Today I’m continuing my series called the C Word: A series based on providing tips for people and other photographers who might be dealing with people/families with cancer. Disclaimer: These are my thoughts and opinions. My goal is to help people understand more about those with cancer – their journey and their thoughts. I’m not an expert by any means – my father was diagnosed with cancer only 3 years ago – but I feel as though this may be helpful to some. Take or leave it.
Tip #3: Make Memories.
When I started writing this series, I got an email from an old friend of mine. Her aunt passed away from cancer this past year; here are her two cents about my series: I wish we would have had more pictures of her with us doing normal things. Grabbing lunch, playing with my younger cousin, celebrating Christmas. Pictures that showed her full of energy and life. She was tired, weak and fragile in the last stage of her disease, and that's not how I want to remember her. When I look back at all of the wonderful times I had with my aunt, I just wish we would have had more photos. Silly, fun, random photos.
Today's post is much more practical. Here's something you can do with very little effort: make memories. Did you notice I didn't say, "Take more pictures"? You see, taking pictures for the sake of taking pictures and making memories are two different things. Let me explain the two...
- Right before dad's surgery in September, I did a photo shoot of my parents. Their first official photo shoot with me - I've photographed them before, but never like this. This was intentional - we set out with the purpose of creating beautiful photographs of just the two of them. (And boy... they're beautiful! Go look at them here!).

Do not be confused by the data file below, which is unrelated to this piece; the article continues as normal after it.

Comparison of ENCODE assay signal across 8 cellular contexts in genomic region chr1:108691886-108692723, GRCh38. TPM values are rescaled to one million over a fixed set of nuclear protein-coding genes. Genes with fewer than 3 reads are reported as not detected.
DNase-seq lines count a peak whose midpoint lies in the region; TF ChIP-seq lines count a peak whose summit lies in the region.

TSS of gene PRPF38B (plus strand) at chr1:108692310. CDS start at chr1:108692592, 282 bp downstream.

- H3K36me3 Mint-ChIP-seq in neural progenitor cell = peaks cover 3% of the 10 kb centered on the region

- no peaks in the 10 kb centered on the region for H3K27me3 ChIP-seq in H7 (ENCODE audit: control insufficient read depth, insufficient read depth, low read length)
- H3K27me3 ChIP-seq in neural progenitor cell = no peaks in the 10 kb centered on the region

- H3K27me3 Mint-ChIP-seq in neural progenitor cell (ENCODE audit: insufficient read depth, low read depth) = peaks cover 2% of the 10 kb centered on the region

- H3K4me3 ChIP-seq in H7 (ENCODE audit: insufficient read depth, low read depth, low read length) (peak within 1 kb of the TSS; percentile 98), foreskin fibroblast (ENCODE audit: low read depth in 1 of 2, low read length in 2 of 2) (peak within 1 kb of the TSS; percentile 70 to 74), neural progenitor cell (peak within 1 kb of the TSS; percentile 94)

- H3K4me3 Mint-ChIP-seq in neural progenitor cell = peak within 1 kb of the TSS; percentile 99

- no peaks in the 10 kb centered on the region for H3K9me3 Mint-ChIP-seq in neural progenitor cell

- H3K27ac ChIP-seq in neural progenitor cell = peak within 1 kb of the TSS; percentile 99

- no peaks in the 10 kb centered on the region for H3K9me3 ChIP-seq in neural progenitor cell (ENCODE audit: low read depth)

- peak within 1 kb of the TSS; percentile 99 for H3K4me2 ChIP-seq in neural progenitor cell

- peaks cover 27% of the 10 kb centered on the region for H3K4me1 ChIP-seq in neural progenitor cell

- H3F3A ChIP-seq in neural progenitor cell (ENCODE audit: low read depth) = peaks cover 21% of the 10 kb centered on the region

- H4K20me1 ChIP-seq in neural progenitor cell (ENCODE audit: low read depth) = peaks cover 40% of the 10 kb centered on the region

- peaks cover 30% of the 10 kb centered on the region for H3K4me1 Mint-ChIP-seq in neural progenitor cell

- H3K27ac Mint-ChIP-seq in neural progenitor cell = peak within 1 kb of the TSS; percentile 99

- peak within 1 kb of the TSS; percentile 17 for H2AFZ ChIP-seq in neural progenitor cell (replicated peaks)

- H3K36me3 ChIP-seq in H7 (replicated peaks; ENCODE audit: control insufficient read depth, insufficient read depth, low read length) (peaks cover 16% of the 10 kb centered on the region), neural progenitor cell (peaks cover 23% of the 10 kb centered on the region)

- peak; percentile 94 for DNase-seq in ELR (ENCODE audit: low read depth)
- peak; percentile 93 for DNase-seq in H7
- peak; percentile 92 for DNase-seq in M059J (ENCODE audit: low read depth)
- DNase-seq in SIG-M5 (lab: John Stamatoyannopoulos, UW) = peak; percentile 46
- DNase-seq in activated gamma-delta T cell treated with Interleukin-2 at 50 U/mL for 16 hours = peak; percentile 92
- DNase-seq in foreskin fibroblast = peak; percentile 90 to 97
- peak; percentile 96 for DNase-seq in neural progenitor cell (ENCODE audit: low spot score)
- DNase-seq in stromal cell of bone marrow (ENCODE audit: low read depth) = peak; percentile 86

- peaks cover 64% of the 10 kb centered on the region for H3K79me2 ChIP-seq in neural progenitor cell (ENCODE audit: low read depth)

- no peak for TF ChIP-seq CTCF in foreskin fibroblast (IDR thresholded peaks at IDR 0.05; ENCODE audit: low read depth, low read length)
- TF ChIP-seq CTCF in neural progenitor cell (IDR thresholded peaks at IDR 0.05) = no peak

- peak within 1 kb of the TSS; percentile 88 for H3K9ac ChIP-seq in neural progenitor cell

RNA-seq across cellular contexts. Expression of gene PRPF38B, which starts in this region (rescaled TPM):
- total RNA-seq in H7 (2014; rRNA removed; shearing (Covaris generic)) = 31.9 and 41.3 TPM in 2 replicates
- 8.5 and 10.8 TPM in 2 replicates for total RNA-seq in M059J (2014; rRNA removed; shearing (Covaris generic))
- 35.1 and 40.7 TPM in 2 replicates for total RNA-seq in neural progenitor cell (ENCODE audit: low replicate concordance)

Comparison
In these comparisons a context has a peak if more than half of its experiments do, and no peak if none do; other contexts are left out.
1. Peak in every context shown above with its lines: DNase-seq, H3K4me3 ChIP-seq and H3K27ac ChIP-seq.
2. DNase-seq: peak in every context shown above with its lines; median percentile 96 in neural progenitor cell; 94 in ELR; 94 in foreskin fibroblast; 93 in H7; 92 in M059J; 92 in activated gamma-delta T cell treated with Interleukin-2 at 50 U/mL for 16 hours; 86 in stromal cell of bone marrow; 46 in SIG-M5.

- The very next day, dad was admitted into the hospital for some pre-surgery procedures. Throughout the day, I made it a priority to capture those memories. (You can view them here.) Waiting for the doctors; mom and dad's goodbye; dad's hospital room; etc. I knew someday those photos would mean a lot to us - maybe even more then the photos I had taken of the two of them just the day before.
Take a look at these two photos below.
They're taken only a day apart, and yet they have completely different meanings. One photo was taken for the purpose of being a photo and the other was taken while a moment was happening.
Here's my point (yes, I'm almost done)... DO BOTH! Step 1: Make memories. Step 2: Take pictures while you're making memories. Go grab lunch, go to the fair, climb a tree, fix a car, make cookies, go shopping, take a detour, stop at the market. Then... take pictures. On your phone, on your point and shoot, on your humongous professional-level camera - it really doesn't matter which.
Step 3. Enjoy. Enjoy life while you can.
Side note: (Insert shameless plug here) When was the last time you had family pictures done? Not formal portraits... but REAL photos taken by a professional photographer that capture the essence of who you are as a family? Do you have those memories? What's that you say? You need photos done? You're at the right place. Click here. End side note.